Oyster River Pages: Why did you choose Oyster River Pages?
Matthew Bukowski: I was excited to apply to a newer publication and be a part of its earliest history.
ORP: If you could tell your younger creative self anything, what would it be?
MB: Take this more seriously. I spent a long time half-assing my work. I shouldn't have.
ORP: When did you first learn that language had power? What was that experience like for you?
MB: I was always easily picked on for my size and lack of athletic ability, so as a kid I learned how to be sarcastic as a way of defending myself. To this day, the hardest part of writing is turning the distancing voice I developed against itself, a lifelong process of trying to use words to draw people closer and not push them away.
ORP: What role does research play in your work? How much do you research do you do before or during the creation of your work?
MB: Research can be incredibly powerful, and sometimes hours and hours of work trying to find out the name for something can dramatically reshape the work, even if it's as simple as knowing what a person in Harrisburg, PA, would call that bar on top of a laundromat cart. But research wormholes can also be incredibly distracting, and I often need to set hard limits to keep myself from getting lost in research instead of generating prose.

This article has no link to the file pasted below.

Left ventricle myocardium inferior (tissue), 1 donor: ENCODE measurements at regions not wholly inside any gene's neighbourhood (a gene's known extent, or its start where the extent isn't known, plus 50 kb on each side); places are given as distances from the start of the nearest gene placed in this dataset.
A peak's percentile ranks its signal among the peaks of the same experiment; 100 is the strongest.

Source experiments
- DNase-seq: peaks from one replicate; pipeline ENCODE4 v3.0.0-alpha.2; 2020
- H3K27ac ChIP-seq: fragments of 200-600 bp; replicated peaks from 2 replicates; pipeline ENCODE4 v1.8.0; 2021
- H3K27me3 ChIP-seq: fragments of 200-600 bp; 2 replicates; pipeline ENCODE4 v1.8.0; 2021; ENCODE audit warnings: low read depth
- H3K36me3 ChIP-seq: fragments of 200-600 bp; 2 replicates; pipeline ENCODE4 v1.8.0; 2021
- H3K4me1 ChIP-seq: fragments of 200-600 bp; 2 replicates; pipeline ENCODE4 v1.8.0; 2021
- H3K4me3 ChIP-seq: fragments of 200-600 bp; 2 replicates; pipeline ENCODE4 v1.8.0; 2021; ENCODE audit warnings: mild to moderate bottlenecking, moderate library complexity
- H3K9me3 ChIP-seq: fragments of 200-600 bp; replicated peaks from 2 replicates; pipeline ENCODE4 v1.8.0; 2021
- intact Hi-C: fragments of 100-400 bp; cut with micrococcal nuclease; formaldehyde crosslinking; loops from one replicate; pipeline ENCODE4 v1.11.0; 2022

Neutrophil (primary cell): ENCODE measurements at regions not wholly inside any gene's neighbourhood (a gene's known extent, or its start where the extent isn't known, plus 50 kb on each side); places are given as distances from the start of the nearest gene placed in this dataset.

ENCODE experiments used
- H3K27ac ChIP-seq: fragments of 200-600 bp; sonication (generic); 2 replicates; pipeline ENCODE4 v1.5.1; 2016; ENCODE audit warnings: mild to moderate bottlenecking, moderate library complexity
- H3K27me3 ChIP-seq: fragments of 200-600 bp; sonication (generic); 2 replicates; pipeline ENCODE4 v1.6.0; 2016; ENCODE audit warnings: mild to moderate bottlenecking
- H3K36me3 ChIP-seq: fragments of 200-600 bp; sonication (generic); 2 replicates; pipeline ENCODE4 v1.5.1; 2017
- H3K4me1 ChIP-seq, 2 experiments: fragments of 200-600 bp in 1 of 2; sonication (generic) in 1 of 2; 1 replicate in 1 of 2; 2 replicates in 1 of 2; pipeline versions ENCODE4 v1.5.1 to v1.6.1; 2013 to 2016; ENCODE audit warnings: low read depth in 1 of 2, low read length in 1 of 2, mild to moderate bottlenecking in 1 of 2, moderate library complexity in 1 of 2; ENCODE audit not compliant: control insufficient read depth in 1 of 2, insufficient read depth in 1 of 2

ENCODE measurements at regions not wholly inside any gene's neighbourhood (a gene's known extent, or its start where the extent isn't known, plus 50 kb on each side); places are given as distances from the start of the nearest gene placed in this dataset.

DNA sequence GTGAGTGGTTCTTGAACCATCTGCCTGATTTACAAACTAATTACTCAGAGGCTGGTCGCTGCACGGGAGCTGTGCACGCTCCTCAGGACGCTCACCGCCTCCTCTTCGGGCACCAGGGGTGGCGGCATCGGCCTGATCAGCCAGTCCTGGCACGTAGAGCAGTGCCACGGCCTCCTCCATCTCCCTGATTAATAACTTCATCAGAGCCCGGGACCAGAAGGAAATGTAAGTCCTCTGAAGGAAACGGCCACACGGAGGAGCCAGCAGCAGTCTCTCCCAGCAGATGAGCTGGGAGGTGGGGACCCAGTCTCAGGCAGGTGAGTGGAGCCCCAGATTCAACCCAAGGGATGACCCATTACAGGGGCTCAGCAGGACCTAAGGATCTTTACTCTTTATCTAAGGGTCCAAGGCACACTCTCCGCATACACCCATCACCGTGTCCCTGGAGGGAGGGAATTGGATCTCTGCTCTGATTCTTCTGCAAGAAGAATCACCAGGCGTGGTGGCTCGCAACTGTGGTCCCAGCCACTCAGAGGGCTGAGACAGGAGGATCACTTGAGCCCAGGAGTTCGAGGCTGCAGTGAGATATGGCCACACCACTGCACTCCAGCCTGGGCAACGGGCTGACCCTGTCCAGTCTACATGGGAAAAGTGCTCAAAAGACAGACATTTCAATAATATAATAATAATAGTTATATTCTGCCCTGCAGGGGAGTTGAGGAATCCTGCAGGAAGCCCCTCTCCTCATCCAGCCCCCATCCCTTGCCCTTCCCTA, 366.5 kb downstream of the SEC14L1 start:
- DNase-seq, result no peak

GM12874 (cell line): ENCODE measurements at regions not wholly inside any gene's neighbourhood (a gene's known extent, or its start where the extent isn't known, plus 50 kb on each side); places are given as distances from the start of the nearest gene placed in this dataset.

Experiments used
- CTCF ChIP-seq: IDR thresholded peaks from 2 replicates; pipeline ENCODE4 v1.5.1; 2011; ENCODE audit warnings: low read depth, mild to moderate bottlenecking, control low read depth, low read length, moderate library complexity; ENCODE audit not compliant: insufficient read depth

ORP: Does having a work published alter the way you think about it? Does it alter the way you think about yourself?
MB: Nonfiction especially can feel powerfully cathartic to write in the way journaling can. But knowing others will read it emphasizes the way writing should be read, and lets me know that some work belongs in the world, not squirreled away in a notebook.
Matthew Bukowski is a writer living in Arlington, VA. He recently received his MFA from American University in Washington, DC. He tweets (badly) from @CheeseBurgowski. Oyster River Pages is proud to publish his essay, “Bunk Beds,” in this issue.